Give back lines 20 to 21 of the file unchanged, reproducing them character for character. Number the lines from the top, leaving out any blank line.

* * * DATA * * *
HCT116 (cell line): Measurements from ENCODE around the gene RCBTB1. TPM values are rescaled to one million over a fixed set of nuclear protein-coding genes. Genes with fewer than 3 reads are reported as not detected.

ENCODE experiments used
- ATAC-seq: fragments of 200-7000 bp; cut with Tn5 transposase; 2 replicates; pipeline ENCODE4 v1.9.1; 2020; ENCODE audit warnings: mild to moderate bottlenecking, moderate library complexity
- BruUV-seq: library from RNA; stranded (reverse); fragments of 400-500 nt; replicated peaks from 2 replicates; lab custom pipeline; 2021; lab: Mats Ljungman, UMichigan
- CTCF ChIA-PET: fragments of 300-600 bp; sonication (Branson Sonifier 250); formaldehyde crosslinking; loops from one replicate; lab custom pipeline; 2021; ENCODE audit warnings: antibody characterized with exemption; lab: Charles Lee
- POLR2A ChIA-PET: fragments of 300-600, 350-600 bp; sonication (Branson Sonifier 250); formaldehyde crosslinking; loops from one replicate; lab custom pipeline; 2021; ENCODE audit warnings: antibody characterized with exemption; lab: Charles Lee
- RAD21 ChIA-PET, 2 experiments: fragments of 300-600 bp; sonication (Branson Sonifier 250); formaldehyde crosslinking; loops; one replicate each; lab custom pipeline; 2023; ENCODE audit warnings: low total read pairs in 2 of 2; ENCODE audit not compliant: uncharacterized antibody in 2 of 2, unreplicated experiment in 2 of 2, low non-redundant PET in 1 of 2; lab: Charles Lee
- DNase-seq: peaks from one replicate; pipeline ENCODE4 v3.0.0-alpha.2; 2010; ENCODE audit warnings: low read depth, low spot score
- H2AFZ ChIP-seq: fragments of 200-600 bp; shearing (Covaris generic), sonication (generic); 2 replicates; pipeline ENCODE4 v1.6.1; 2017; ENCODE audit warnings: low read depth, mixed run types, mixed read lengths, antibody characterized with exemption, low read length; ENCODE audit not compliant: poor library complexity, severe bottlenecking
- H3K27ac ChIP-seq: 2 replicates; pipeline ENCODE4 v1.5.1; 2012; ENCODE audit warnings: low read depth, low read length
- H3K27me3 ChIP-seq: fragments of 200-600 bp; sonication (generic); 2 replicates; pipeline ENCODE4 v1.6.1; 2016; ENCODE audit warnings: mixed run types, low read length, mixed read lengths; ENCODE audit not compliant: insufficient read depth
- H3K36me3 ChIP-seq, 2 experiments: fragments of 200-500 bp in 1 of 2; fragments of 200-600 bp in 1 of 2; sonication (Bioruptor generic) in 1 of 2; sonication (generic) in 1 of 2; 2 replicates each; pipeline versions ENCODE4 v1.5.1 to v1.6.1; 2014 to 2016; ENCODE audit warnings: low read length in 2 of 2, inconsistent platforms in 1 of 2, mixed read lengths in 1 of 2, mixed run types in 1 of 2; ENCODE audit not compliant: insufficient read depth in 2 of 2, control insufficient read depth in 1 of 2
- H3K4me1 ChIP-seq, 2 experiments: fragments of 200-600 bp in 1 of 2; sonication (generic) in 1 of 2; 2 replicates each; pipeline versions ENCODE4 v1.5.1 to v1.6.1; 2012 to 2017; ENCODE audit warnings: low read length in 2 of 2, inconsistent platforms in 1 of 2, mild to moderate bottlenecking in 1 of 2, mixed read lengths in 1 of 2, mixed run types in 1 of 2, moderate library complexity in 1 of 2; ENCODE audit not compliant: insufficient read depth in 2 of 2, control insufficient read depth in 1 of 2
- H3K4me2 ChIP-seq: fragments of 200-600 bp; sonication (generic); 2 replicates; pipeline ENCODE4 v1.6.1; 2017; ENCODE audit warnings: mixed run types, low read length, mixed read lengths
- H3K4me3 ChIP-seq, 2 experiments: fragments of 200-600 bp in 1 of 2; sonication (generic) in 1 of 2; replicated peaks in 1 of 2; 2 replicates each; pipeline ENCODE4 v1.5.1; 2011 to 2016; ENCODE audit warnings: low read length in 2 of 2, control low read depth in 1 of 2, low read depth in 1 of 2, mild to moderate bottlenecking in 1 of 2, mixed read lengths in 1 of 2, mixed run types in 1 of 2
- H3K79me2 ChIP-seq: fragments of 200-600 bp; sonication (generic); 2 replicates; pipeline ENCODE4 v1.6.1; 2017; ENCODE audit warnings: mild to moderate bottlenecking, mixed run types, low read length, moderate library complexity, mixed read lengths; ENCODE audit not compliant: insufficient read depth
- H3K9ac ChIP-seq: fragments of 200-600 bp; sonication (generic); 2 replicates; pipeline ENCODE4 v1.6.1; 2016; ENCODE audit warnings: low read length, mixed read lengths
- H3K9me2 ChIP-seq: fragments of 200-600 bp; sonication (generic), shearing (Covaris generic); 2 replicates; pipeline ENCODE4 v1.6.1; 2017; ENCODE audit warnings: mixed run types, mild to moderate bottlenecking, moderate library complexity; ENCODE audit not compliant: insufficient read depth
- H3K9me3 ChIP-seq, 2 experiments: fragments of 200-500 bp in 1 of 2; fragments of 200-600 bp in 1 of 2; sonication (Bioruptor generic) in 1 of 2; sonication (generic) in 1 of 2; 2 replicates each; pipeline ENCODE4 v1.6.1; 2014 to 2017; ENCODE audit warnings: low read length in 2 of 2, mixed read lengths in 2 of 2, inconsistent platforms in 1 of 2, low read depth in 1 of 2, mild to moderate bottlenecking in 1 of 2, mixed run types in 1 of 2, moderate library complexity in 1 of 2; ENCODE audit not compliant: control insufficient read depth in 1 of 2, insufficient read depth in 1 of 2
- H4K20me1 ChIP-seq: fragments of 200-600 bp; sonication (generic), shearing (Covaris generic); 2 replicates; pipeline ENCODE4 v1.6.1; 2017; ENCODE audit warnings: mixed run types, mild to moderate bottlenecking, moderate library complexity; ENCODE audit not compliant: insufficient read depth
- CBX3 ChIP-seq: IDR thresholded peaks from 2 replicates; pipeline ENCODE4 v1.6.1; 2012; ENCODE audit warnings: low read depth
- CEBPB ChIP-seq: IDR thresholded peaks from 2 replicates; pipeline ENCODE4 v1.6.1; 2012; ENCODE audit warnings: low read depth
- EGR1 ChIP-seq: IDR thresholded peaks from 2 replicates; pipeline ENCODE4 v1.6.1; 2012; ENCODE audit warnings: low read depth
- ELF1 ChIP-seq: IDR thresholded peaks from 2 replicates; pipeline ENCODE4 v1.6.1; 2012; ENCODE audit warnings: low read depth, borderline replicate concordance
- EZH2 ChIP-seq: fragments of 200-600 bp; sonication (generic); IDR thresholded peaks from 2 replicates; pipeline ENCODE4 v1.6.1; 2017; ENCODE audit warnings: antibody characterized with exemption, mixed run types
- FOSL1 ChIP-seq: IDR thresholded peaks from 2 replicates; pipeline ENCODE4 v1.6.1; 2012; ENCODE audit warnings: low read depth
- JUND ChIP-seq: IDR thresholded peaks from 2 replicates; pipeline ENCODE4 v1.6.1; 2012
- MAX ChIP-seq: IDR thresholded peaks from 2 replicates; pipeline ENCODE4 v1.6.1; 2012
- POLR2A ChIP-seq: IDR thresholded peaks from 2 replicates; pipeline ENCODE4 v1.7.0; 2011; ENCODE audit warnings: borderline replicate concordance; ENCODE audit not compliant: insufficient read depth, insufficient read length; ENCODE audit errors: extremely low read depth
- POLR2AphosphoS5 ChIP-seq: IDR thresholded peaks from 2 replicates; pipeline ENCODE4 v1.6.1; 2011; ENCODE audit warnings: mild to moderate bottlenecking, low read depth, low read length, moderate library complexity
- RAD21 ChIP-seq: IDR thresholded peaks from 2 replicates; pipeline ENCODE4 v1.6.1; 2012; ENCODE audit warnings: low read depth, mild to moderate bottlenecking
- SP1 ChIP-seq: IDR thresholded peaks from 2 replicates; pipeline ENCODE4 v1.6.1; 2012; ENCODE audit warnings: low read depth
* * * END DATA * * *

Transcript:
- H4K20me1 ChIP-seq: fragments of 200-600 bp; sonication (generic), shearing (Covaris generic); 2 replicates; pipeline ENCODE4 v1.6.1; 2017; ENCODE audit warnings: mixed run types, mild to moderate bottlenecking, moderate library complexity; ENCODE audit not compliant: insufficient read depth
- CBX3 ChIP-seq: IDR thresholded peaks from 2 replicates; pipeline ENCODE4 v1.6.1; 2012; ENCODE audit warnings: low read depth